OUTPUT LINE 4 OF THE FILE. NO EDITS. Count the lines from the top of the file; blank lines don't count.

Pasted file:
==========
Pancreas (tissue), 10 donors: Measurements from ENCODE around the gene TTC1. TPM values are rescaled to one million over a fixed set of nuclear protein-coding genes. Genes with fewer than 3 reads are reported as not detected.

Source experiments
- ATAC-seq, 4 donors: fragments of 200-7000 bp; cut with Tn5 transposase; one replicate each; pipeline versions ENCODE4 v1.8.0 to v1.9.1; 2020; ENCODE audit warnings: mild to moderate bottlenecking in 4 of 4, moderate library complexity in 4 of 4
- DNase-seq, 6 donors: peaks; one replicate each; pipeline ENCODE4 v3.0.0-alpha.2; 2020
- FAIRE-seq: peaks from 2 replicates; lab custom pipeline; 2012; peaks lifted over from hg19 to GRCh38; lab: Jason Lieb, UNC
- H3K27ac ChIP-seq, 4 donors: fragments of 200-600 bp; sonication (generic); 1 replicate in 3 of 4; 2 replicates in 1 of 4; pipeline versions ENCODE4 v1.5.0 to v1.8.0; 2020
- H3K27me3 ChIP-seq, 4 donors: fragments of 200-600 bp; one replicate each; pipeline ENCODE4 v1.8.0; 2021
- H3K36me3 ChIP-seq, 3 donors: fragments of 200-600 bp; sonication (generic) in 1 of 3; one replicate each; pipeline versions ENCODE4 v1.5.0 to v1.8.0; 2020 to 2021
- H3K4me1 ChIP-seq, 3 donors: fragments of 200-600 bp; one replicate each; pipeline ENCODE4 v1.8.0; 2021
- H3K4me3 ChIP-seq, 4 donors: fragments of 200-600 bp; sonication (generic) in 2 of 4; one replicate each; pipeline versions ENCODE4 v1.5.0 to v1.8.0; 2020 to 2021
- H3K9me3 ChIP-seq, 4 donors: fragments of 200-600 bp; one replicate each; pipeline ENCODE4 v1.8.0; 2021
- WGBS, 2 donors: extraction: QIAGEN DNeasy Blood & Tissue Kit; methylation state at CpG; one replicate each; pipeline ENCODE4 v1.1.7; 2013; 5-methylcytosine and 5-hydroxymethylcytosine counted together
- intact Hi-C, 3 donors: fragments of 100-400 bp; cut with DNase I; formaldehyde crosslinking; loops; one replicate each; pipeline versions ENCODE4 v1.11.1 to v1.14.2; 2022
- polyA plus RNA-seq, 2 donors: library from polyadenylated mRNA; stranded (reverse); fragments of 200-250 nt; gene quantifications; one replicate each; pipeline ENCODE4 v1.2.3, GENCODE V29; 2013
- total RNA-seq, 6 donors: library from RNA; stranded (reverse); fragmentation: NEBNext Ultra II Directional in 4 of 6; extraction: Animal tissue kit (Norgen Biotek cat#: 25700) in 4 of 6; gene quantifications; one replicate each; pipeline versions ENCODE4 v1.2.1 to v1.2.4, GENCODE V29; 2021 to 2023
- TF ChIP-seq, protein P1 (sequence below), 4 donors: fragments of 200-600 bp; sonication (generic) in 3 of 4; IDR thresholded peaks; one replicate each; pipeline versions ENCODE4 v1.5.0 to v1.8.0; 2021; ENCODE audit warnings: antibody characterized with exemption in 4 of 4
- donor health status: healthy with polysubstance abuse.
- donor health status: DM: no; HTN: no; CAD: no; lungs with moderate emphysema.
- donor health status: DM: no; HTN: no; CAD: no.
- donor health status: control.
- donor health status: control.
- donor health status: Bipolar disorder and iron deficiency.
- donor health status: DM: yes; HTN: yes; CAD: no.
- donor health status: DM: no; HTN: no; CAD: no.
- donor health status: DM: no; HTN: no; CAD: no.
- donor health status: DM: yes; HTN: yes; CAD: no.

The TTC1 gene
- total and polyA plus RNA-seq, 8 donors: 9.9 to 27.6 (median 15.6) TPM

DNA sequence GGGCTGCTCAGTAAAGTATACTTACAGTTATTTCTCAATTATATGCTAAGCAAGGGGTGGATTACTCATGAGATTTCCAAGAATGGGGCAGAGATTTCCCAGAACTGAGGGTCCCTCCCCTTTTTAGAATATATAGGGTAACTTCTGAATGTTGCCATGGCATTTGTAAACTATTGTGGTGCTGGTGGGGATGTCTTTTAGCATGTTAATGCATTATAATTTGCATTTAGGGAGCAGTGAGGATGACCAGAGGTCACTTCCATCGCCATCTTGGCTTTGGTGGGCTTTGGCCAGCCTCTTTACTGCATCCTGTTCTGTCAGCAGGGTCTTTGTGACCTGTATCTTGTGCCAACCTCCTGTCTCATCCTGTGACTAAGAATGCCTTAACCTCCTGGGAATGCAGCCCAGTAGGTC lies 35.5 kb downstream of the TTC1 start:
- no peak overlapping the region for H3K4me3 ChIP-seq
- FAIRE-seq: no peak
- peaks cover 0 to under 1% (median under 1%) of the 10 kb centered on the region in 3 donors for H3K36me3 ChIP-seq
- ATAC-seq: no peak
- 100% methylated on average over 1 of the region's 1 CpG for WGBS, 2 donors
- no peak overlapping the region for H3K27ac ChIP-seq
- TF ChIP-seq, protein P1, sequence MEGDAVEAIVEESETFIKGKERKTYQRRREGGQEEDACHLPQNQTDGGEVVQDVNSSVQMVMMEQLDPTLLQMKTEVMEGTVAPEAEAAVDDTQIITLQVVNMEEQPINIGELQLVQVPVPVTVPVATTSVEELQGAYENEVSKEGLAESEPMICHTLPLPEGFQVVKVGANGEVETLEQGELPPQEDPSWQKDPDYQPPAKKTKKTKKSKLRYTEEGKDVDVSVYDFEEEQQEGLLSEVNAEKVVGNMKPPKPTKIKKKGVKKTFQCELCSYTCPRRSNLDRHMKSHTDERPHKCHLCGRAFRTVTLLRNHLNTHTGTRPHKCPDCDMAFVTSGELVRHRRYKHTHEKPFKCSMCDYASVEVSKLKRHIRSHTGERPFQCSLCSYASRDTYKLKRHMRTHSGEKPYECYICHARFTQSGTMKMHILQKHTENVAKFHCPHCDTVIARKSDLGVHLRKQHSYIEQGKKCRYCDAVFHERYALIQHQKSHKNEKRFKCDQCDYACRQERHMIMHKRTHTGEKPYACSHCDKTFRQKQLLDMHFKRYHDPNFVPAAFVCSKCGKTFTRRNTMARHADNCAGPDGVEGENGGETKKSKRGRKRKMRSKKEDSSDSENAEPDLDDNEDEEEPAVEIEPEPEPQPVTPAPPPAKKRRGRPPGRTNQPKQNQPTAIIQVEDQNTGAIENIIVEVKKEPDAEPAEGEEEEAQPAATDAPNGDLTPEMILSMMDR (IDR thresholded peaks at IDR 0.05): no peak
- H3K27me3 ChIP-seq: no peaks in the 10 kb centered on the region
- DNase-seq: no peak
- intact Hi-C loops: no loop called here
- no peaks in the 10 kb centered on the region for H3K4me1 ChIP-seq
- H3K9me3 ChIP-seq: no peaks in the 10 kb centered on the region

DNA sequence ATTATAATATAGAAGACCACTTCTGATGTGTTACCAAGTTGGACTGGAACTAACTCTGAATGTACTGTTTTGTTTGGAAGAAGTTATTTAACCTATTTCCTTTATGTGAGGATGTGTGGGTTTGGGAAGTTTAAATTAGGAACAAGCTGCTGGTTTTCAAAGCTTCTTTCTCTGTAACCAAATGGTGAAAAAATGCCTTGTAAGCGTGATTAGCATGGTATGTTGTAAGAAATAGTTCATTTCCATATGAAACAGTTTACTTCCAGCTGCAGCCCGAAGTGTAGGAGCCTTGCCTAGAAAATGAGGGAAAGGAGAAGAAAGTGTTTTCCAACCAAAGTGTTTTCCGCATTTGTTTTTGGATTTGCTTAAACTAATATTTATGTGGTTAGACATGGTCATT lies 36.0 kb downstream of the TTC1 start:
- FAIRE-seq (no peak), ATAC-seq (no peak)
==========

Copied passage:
- DNase-seq, 6 donors: peaks; one replicate each; pipeline ENCODE4 v3.0.0-alpha.2; 2020